1. Personal stuff: Don't include your marital status, religious preference, or Social Security number. This might have been the standard in the past, but all of this information is now illegal for your employer to ask from you, so there's no need to include it.
2. Blatant lies: A CareerBuilder survey asked 2,000 hiring managers for memorable résumé mistakes, and blatant lies were a popular choice. One candidate claimed to be the former CEO of the company to which he was applying, another claimed to be a Nobel Prize winner, and one more claimed to attend a college that didn't exist.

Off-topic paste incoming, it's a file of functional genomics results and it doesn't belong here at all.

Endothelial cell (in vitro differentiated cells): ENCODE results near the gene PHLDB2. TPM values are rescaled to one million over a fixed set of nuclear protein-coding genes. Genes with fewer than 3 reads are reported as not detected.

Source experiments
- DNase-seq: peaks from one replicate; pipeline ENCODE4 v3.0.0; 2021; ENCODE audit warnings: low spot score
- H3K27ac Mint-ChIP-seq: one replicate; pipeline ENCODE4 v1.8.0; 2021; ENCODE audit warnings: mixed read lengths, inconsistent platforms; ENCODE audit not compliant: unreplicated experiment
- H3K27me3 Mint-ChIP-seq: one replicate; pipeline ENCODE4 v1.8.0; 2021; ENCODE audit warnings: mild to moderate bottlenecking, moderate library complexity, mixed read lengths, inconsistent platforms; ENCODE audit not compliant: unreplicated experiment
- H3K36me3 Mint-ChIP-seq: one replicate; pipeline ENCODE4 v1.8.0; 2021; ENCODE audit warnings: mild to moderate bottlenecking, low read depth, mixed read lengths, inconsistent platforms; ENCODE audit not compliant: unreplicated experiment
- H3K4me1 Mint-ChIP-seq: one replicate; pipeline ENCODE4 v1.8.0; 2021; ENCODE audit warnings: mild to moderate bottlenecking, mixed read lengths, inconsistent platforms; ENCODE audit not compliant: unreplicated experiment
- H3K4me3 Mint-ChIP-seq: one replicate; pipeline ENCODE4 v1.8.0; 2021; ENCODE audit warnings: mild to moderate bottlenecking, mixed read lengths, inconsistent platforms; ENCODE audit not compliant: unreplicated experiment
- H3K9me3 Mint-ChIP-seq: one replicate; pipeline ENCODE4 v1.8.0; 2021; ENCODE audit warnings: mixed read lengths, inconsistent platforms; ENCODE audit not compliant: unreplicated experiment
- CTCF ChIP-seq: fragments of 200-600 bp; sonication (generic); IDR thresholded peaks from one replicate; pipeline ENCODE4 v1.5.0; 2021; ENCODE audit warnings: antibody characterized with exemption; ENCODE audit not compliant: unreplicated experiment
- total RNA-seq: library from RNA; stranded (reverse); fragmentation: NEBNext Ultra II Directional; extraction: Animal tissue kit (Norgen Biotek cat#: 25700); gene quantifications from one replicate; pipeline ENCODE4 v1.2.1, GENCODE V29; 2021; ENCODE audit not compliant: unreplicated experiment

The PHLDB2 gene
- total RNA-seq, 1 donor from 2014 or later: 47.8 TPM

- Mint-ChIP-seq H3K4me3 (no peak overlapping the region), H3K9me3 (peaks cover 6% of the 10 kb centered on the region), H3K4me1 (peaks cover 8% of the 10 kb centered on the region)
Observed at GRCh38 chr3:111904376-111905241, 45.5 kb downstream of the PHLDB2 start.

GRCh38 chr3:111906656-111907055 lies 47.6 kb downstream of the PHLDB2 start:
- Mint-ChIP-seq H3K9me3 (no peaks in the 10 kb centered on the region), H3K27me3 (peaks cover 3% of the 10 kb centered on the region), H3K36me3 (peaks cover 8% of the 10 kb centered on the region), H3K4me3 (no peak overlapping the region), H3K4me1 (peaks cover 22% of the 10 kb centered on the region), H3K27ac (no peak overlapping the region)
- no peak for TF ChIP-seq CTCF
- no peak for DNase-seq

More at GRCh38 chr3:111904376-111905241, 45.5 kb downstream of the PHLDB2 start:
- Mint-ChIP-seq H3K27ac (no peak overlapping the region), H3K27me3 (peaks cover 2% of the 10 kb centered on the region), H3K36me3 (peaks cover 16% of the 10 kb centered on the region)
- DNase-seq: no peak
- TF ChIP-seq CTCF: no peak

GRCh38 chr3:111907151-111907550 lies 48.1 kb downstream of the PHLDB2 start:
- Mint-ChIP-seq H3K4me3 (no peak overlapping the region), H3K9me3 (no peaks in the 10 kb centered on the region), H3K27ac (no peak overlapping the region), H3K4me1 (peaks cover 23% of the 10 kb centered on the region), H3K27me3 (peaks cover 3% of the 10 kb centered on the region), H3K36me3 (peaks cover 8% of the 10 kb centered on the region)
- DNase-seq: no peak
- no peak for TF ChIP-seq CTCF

3. Inconsistent formatting: The format of your résumé is just as important as its content, says Amanda Augustine, a career-advice expert and spokesperson for TopRésumé and a career consultant for Amanda Augustine LLC. Make sure that your resume formatting is consistent to allow for quick reviews by the hiring manager. This can increase the likelihood of you being selected for an interview.
4. More than 15 years of experience: When you start including jobs from before 2000, you start to lose the hiring manager's interest. Your most relevant experience should be from the past 15 years, so hiring managers only need to see that, Augustine says.